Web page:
Parents fight to stop California schools from making kids chant to Aztec gods
One deity, Tezcatlipoca, was honored with human sacrifices
A group of parents is asking California’s public school system to ban teachers from asking students to recite chants to Aztec gods, including one worshiped with human sacrifices. The parents also contend that the ethnic studies program that the state adopted earlier this year violates the U.S. Constitution.
In Aztec tradition, an impersonator of Tezcatlipoca, one of several gods featured in the curriculum, would be sacrificed with his heart removed to honor the deity.
The educational lessons were described this week as “blatantly unconstitutional” by the Thomas More Society, which is representing the parents in the legal action against the state of California Board of Education.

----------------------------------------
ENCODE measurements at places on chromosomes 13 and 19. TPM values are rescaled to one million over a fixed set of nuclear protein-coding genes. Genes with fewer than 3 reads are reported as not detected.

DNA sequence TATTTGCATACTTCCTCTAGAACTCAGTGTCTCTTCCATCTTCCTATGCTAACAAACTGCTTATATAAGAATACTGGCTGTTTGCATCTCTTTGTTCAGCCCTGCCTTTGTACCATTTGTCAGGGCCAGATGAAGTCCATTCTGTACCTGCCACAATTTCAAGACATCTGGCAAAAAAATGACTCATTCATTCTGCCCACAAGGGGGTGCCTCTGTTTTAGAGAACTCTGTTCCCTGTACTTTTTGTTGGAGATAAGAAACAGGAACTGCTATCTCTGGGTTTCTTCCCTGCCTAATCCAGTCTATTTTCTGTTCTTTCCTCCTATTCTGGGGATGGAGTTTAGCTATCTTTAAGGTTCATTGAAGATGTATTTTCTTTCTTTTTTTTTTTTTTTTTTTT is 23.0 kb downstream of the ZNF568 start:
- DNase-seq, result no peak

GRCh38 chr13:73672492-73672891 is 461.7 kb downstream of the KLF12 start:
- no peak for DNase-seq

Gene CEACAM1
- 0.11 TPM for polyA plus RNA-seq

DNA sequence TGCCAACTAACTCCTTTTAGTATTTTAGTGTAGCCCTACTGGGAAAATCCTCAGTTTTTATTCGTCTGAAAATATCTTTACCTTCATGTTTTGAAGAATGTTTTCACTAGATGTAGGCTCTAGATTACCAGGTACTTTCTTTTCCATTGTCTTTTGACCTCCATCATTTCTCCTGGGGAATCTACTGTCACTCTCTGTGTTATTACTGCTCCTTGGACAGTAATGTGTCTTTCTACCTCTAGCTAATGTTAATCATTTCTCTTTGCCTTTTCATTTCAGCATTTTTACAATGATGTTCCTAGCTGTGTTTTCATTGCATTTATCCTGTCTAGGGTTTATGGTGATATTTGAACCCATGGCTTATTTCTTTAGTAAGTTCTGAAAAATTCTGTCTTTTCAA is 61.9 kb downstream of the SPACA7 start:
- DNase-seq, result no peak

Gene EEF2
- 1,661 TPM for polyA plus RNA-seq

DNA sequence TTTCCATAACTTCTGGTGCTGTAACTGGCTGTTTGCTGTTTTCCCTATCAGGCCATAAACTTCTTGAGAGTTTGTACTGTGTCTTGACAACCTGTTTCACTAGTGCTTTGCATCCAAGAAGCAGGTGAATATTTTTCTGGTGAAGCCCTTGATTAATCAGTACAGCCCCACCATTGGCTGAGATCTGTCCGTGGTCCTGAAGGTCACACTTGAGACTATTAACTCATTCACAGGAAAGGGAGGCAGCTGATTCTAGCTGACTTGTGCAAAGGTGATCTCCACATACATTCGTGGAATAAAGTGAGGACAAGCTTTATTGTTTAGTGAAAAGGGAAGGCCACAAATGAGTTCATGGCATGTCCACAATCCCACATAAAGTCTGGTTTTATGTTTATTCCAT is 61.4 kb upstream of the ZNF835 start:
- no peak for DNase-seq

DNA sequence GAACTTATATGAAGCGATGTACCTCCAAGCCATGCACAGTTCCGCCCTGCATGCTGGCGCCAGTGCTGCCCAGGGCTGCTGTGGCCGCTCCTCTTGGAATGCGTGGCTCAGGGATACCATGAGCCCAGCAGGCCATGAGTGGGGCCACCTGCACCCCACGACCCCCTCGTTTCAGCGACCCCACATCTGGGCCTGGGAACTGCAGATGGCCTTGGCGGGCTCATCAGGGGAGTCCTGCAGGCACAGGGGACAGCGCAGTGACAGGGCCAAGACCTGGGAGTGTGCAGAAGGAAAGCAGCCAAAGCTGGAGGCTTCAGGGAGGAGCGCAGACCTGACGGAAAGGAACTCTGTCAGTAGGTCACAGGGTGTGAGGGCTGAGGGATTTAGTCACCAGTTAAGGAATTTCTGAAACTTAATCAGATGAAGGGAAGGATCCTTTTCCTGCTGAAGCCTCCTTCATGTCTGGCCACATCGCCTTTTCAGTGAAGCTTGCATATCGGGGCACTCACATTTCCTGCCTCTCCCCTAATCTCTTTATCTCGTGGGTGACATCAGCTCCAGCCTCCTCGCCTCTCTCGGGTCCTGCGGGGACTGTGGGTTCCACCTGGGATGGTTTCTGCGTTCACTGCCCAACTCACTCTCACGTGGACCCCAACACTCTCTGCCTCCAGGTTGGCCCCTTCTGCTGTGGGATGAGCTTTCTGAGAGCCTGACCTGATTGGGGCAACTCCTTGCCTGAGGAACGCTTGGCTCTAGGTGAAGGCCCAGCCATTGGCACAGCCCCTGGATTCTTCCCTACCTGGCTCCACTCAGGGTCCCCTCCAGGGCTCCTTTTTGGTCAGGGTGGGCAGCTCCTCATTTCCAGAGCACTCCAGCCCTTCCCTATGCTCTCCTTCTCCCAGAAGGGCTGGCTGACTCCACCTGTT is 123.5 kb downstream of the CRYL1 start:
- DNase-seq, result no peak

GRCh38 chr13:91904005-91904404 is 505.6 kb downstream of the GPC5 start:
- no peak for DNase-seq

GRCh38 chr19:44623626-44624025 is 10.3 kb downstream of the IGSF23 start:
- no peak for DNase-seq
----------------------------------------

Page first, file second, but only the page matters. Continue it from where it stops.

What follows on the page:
“Our clients are not opposed to having students learn about different cultures and religions, including the practices of the Aztecs,” the Society said in a statement.
“But the California State Board of Education’s approved Ethnic Studies Model Curriculum goes far beyond that by directing students to pray to Aztec deities. This portion of the Ethnic Studies Model Curriculum is not only offensive, but blatantly unconstitutional.”
Thomas More included an assessment from Dr. Alan Sandstrom, an anthropology professor at Purdue University in Indiana.
Sandstrom supports the curriculum’s objectives, but considers the chant a mistake. “The affirmation as presented amounts to a religious activity that I think has no place in public schools,” he said.